The minuteman concept has been a staple of the American way of life since it's development and even prior to that. The concept is that a man can be ready to defend his home, his town, and his freedom at any time by taking up arms and fighting alongside his neighbors. This effectively is the concept behind a militia, with the militia being a more organized unit with a certain task and readiness level. In this segment, I want to discuss the differences in the philosophy and between a militia and the minuteman. I personally think that the differences are important enough.
In this day and age, civil unrest is highly anticipated, which has swelled the ranks of many militias. Unfortunately this has encouraged individuals to consider preparing to fight. I do not like the way that militias go about training, and in fact, I find their methods and ideals to be derpy at best. Alot of these members participate in strictly conventional warfare training and training that does not prepare them for reality. In this article, I merely wanna talk about the kind of loadout that I would find to be respectable and practical, from the perspective of someone who has had to haul ammo and gear in combat. Not to pat myself on the back too much, but I feel that I have enough experience to give solid recommendations for efficiently operating in hostile territory.
Out of all the people that have a dedicated EDC system or kit, you can bet that they are going to have a knife, if not several on them. In this article, I figured that I would just add my input into the point of a carry knife and what I see them being good for.
When a prepper is selecting a food for long term storage and preparation, they typically look to the military for inspiration. They see the military storing MRE's and other shelf stable food items in warehouses for years at a time. The problem is that copying the military in this manner and thinking the MRE's are good for long term sustenance is a dangerous mindset.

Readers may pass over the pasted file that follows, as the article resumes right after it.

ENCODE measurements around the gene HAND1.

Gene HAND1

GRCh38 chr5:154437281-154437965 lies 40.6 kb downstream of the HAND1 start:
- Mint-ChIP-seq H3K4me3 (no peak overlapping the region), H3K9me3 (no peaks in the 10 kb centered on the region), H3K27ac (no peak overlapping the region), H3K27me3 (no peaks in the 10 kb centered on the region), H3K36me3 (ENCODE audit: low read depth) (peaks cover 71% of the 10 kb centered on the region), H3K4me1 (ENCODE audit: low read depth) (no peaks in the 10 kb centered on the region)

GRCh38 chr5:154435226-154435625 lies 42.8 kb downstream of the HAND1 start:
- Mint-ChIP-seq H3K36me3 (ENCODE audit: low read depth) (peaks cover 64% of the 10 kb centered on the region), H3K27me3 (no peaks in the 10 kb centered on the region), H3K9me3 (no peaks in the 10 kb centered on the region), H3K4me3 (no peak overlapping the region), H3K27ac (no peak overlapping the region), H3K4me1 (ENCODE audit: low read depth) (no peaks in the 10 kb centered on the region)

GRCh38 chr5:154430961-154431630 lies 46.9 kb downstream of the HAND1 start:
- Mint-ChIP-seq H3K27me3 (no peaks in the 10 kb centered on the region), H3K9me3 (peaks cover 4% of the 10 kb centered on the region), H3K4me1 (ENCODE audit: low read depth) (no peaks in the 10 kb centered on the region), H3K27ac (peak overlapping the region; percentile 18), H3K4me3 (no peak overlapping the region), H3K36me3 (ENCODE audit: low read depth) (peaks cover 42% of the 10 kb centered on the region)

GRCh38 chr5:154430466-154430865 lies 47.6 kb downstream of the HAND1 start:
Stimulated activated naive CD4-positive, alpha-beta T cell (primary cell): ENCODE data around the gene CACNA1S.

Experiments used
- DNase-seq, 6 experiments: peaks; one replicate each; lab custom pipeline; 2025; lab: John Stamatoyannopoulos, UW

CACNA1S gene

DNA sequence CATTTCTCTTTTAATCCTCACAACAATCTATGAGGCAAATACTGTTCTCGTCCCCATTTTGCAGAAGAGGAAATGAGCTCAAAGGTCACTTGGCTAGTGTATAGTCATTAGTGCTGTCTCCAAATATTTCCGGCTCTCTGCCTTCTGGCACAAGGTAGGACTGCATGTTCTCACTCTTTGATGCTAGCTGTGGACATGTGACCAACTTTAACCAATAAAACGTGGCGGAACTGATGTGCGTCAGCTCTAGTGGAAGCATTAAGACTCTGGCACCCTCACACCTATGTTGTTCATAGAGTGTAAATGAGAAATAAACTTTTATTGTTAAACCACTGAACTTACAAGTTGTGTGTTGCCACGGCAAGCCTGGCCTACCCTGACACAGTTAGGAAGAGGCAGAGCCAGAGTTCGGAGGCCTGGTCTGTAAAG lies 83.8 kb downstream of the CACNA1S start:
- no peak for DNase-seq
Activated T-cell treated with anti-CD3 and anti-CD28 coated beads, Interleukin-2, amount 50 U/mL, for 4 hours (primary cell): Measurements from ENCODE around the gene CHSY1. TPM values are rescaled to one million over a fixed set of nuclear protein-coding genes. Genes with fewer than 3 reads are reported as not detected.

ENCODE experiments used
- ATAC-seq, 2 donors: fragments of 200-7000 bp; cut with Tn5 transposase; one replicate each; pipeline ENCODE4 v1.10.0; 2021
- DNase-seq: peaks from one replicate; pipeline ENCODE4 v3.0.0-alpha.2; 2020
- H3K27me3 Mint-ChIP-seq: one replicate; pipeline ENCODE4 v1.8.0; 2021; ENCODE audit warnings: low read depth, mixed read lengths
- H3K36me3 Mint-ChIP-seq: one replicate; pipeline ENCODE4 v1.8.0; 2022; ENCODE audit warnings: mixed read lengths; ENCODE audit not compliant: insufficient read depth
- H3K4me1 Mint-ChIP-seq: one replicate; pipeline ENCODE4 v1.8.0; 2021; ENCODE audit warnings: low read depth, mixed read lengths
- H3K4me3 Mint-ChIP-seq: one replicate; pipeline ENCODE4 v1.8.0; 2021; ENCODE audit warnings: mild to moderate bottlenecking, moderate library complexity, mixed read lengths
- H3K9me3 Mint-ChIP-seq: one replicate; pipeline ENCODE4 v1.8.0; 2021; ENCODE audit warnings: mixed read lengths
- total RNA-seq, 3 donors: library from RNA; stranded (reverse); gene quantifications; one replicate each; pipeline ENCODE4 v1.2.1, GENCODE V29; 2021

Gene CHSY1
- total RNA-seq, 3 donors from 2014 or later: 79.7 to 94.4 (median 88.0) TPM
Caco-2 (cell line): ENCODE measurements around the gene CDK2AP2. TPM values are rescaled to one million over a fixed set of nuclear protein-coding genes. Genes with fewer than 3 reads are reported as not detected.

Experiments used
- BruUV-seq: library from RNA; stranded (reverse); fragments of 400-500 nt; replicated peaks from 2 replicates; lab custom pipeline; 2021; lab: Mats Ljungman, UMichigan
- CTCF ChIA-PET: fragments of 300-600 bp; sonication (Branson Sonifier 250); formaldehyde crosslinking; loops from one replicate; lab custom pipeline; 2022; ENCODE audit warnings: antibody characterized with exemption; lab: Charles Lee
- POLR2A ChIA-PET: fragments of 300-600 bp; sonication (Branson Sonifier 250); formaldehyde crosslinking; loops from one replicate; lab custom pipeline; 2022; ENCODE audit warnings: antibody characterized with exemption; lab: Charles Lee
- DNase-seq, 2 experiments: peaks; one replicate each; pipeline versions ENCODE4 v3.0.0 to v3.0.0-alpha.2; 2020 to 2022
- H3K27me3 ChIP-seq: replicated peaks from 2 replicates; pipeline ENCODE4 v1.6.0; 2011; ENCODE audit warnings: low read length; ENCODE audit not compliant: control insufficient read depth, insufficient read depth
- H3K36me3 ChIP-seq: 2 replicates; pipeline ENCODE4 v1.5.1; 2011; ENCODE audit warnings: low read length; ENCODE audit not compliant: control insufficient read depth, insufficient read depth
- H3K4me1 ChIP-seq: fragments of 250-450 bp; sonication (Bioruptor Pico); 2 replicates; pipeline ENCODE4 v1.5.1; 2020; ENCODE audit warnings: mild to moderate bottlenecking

I do not entertain the idea of prepping or militias with too much frequency for a very specific reason; I do not have much stock in either. The two seem to be activities rather than a mindset and these organizations forming militias tend to be populated by people who have ideas not based in reality. I feel that the current state of the militia movement is more toxic than it is organized and useful.
Budget gun has an interesting sound to it that sends mixed emotions. Some people feel that guns priced below a certain amount can not be reliable or good in any way, shape, or form. That price range can vary from being over $400 to over $600. But no matter what this dedicated price range judgement is, I think people need to realize the fact that you don't always get what you pay for. Also, just because something is really inexpensive, it doesn't mean it is junk.
Before we start, let me first say that I am not a doctor, or a medical professional. The subject I am going to discuss is based off my own research, and my own experiences. If you are going to make any change in your diet, I recommend consulting with your doctor, as I have to make sure that your body can handle such a diet as the one your are considering. Now, let us begin.
Do It Rite
Alaska-Based Youtube Vlogger, Retired Marine, gun enthusiast, and passionate firearm and gear evaluator.